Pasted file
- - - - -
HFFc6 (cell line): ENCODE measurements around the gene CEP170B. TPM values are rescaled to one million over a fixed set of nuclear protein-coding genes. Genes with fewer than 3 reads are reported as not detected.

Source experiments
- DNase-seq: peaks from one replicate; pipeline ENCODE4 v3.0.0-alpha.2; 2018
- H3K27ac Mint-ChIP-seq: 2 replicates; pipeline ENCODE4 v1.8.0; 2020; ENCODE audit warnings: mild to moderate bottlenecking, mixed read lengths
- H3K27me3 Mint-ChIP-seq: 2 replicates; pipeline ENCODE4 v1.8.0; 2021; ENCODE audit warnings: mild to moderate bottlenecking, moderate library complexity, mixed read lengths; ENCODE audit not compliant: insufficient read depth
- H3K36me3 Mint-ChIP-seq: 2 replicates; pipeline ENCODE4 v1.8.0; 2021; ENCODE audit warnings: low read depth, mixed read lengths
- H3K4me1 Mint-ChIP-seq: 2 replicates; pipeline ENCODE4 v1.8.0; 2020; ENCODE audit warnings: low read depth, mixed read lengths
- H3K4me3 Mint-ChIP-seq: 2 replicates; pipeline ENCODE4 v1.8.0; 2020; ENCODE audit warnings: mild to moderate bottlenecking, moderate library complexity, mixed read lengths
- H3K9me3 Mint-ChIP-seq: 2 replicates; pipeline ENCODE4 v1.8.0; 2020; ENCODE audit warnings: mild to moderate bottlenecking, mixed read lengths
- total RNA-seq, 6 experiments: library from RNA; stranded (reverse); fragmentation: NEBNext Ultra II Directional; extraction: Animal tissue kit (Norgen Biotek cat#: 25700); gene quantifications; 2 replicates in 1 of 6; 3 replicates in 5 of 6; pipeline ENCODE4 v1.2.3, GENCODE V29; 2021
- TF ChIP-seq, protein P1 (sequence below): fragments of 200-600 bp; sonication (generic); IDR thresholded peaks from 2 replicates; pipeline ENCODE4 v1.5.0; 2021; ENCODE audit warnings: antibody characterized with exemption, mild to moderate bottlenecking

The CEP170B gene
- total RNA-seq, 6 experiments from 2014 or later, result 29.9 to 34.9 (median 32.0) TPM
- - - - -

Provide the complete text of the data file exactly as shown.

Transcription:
HFFc6 (cell line): ENCODE measurements around the gene CEP170B. TPM values are rescaled to one million over a fixed set of nuclear protein-coding genes. Genes with fewer than 3 reads are reported as not detected.

Source experiments
- DNase-seq: peaks from one replicate; pipeline ENCODE4 v3.0.0-alpha.2; 2018
- H3K27ac Mint-ChIP-seq: 2 replicates; pipeline ENCODE4 v1.8.0; 2020; ENCODE audit warnings: mild to moderate bottlenecking, mixed read lengths
- H3K27me3 Mint-ChIP-seq: 2 replicates; pipeline ENCODE4 v1.8.0; 2021; ENCODE audit warnings: mild to moderate bottlenecking, moderate library complexity, mixed read lengths; ENCODE audit not compliant: insufficient read depth
- H3K36me3 Mint-ChIP-seq: 2 replicates; pipeline ENCODE4 v1.8.0; 2021; ENCODE audit warnings: low read depth, mixed read lengths
- H3K4me1 Mint-ChIP-seq: 2 replicates; pipeline ENCODE4 v1.8.0; 2020; ENCODE audit warnings: low read depth, mixed read lengths
- H3K4me3 Mint-ChIP-seq: 2 replicates; pipeline ENCODE4 v1.8.0; 2020; ENCODE audit warnings: mild to moderate bottlenecking, moderate library complexity, mixed read lengths
- H3K9me3 Mint-ChIP-seq: 2 replicates; pipeline ENCODE4 v1.8.0; 2020; ENCODE audit warnings: mild to moderate bottlenecking, mixed read lengths
- total RNA-seq, 6 experiments: library from RNA; stranded (reverse); fragmentation: NEBNext Ultra II Directional; extraction: Animal tissue kit (Norgen Biotek cat#: 25700); gene quantifications; 2 replicates in 1 of 6; 3 replicates in 5 of 6; pipeline ENCODE4 v1.2.3, GENCODE V29; 2021
- TF ChIP-seq, protein P1 (sequence below): fragments of 200-600 bp; sonication (generic); IDR thresholded peaks from 2 replicates; pipeline ENCODE4 v1.5.0; 2021; ENCODE audit warnings: antibody characterized with exemption, mild to moderate bottlenecking

The CEP170B gene
- total RNA-seq, 6 experiments from 2014 or later, result 29.9 to 34.9 (median 32.0) TPM